Quebec announces new calls for tenders for renewable energy

4 minute read
17 August 2021

On July 14, 2021, the Québec Minister of Energy and Natural Resources, Jonatan Julien, made an announcement regarding the positioning of wind energy in Quebec's energy portfolio. In his prepared remarks, Minister Julien announced the adoption of an order-in-council[1] (the "Order-in-council") requesting that Hydro-Québec launch a call for tenders for new wind energy resources to meet long-term energy and power needs commencing as early as 2026. According to the vision presented, the call for tenders must include a block of 300 megawatts ("MW") of wind energy.

Concurrently to this announcement, the Quebec government has published two draft regulations. The first[2] (the "300 MW regulation") adopts analogous language to the Order-in-council as it calls for a 300 MW block dedicated to wind energy, while the second[3] (the "480 MW regulation") requests that Hydro-Québec proceed with a call for tenders for an additional 480 MW of renewable energy. Under these regulations, Hydro-Québec will be required to conduct both calls for tenders by Dec. 31, 2021.

These measures were motivated by an increase in electricity demand from new markets such as agricultural greenhouses and electric vehicles. Meeting these demands with renewable generation is consistent with the Quebec government's commitment to reducing its greenhouse gas emissions by 37 per cent by 2030 and achieving carbon neutrality by 2050 as part of its 2030 Plan for a Green Economy.

The announcement also sends a clear signal to the local wind energy industry that Quebec intends to support its development as the Order-in-council includes various domestic content requirements. Local equity participation of approximately 50 per cent is required for a project to be eligible to bid. Further, at least 60 per cent of project expenditures must target Quebec content including 35 per cent incurred in the Regional County Municipality where the project will be located. Furthermore, the promoters of the project must pay $5,700 (adjusted annually for inflation) per MW each year to the local municipality or administration.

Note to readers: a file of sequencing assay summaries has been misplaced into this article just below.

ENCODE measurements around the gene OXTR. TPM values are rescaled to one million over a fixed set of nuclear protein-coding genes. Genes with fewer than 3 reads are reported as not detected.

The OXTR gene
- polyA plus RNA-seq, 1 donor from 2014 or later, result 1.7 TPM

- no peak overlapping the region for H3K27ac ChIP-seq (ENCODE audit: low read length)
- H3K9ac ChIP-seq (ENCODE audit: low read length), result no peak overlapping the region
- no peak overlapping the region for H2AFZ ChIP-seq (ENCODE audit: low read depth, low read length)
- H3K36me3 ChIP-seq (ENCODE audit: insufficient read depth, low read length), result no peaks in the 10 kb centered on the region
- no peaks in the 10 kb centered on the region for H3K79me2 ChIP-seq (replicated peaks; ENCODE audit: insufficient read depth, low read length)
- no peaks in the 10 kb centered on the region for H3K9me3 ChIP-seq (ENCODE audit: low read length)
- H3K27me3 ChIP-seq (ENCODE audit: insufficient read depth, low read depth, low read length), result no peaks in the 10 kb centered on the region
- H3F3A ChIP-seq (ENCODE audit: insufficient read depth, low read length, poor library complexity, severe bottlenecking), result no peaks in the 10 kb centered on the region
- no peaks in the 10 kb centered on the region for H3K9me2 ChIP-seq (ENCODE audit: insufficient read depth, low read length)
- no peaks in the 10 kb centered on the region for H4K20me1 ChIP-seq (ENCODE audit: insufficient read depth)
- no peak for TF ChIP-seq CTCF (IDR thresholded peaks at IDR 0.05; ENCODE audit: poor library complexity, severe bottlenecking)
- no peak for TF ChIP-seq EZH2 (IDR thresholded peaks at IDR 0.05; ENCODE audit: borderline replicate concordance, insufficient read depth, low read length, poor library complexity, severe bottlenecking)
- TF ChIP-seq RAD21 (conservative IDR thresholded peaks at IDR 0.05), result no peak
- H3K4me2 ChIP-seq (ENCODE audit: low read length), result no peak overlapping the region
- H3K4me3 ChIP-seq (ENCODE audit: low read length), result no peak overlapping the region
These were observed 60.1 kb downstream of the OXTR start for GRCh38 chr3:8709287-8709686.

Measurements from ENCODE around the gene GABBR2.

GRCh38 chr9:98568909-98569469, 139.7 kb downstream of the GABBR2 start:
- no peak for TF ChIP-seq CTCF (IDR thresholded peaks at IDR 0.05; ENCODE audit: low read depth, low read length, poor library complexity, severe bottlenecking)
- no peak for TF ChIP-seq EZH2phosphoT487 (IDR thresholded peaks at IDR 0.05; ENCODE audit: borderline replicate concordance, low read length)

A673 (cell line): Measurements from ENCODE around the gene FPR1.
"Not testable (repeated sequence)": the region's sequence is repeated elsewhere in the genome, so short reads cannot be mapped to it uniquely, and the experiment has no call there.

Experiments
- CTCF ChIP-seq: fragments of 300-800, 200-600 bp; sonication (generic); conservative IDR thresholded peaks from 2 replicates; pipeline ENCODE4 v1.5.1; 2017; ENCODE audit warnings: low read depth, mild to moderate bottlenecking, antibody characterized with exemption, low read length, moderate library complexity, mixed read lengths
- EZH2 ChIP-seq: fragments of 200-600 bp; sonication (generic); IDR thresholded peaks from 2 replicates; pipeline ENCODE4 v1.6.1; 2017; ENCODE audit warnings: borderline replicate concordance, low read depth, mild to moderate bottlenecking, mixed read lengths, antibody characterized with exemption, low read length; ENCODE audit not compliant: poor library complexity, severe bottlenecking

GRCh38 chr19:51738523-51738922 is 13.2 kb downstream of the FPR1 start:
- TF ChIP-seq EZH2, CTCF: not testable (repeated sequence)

The contracts to be awarded will have a 30-year term, demonstrating the government's long-term commitment to renewable energy. More renewable energy calls for tenders are also planned in the near future as projected demand for electricity is estimated to reach 1400 MW of capacity and 1.5 terawatt-hours of energy annually by 2029. In its press release, the Quebec government announced that an important part of the future calls for tenders will be dedicated to wind energy.

Our team will continue to monitor the evolution of the tender process. Should you have any specific questions about this article or would like to discuss it further, you can contact the authors or a member of our Energy Law Group.

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